In answer to Mr. Phillips, Mr. Tregear said he had little to say to Mr. Phillips's argument. As to the Polynesians being a stone-building people, although in Hawaii they had temples of stone, &c., yet in New Zealand there had never been one stone put on another in prehistoric times—a proof that before the separation they had not been a stone-using people. As to Mr. Phillips being qualified to speak about ancient Polynesians because he had spent some time in Fiji, Fiji was inhabited by a Melanesian people of different origin from that of the Maori, and Fiji was not a Polynesian island at all.
4. “On the Ancient Moa-hunters at Waingongoro,” by Colonel McDonnell; communicated by J. Park. (Transactions, p. 438.)
The President said that this was a question that had caused a great deal of argument. Sir Julius von Haast, Mr. Colenso, and others had taken one side (arguing that the moa was extinct before the Maoris came to New Zealand); while Mr. Mantell, Sir James Hector, and others had taken the other. He expressed surprise that Mr. Colenso should found a theory on the circumstance that there were no traditions or legends to prove otherwise, and questioned whether these traditions were of any value at all. Certainly he thought the testimony of a man who had actually seen and eaten the moa was worth ten thousand legends and traditions.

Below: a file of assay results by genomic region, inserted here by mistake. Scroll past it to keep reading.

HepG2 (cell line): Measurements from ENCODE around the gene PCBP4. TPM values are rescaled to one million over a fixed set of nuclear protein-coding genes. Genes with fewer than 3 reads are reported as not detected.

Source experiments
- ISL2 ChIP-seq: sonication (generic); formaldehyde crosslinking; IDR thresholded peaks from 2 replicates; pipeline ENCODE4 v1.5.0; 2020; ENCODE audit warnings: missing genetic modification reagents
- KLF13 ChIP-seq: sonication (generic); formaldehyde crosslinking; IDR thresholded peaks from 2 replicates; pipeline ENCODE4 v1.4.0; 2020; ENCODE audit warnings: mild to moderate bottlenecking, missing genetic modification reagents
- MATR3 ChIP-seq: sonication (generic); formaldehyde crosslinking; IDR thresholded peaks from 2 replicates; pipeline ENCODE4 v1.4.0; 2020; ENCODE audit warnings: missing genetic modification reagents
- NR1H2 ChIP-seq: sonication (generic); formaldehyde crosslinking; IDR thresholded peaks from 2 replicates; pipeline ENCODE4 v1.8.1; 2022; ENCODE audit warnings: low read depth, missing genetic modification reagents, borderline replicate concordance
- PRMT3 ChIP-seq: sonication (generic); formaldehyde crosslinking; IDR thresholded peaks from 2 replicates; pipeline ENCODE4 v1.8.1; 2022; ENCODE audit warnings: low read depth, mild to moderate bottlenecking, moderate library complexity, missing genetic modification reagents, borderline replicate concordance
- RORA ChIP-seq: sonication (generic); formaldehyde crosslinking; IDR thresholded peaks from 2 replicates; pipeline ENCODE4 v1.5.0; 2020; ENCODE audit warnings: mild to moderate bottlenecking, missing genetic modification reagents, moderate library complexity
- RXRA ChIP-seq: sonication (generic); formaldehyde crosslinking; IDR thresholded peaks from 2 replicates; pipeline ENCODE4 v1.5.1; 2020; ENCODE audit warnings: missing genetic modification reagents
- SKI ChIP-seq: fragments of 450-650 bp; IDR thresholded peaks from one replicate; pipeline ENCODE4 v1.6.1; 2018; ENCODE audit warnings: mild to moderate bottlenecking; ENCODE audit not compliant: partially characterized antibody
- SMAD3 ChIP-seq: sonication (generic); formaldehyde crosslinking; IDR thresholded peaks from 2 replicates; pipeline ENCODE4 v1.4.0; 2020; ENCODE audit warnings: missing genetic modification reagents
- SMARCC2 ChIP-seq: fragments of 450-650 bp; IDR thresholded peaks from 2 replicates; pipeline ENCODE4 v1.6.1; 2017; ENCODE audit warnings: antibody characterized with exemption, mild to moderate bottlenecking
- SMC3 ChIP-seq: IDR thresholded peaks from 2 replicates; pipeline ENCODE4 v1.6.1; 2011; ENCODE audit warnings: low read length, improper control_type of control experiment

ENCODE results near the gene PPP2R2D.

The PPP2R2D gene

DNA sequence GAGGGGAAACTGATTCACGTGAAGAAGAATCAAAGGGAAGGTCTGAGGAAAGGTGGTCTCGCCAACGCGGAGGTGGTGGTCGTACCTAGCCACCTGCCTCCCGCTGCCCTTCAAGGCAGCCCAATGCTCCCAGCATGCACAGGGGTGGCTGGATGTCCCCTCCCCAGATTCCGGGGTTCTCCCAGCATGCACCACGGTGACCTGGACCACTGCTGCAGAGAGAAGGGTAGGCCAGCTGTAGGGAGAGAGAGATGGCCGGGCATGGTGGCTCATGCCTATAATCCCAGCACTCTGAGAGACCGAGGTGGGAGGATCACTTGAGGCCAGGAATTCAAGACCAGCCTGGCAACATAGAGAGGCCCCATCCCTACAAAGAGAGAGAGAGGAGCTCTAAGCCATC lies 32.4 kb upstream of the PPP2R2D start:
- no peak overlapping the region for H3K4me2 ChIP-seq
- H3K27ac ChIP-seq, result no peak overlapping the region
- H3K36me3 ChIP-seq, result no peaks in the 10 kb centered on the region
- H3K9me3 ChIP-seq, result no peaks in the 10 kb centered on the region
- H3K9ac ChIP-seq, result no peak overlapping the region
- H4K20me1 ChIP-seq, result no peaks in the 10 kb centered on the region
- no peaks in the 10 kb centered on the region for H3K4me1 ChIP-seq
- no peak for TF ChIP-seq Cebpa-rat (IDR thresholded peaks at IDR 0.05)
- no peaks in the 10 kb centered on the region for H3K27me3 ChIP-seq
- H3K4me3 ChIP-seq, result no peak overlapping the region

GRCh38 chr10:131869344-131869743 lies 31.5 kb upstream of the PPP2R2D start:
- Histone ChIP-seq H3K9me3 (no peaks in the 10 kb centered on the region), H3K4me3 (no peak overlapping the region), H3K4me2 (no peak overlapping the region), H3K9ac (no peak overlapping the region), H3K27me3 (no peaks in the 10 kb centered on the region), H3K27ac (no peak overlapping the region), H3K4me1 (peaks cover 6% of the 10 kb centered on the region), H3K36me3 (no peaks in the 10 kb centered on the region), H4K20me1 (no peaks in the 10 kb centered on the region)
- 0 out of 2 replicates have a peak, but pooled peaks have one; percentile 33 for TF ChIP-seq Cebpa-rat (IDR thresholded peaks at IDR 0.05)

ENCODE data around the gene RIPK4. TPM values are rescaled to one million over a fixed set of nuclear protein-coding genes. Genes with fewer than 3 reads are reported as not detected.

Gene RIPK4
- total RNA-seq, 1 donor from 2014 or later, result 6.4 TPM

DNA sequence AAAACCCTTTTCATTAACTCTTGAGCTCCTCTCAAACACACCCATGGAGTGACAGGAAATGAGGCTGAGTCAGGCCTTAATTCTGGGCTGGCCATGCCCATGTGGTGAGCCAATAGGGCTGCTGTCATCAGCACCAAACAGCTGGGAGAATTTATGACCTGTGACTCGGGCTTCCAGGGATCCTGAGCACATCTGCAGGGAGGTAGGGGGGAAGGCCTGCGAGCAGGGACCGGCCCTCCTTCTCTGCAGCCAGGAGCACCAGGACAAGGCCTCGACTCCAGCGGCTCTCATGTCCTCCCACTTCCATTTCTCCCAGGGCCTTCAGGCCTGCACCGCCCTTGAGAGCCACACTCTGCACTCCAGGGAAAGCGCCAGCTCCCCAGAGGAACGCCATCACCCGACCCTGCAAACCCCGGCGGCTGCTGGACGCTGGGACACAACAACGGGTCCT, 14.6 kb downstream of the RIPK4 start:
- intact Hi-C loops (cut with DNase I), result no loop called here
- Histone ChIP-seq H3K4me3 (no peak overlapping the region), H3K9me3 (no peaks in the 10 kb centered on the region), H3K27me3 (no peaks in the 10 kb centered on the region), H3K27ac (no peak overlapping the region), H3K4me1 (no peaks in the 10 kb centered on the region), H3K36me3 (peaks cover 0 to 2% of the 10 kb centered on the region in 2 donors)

Mr. Tregear said that, although not prepared that night to speak on this question at length, a paper of his on “The Maori and the Moa” had been read before the Anthropological Society of London in May this year, and to prepare for this he had read up every available authority. His conclusions were that the Maori had never seen the moa; that his knowledge of the subject (if he had any knowledge) was traditional, and gathered from some older race inhabiting the islands when the Maori arrived, and absorbed by him. The negative evidence was very strong; the absence of any distinct notice of the huge birds in hunting-legends, and in descriptions of food-supplies, was very noticeable. The moa spoken of in the vague and fragmentary allusions to be found might have been any bird, large or small. In reply to Mr. Maskell, he would state that the comparison of native legends to worthless fairy-tales was unfortunate, because some of the most valuable evidence of the remote lives of our ancestors was being gathered together by comparative mythologists from fairy-tales, and it had been found that even nursery rhymes had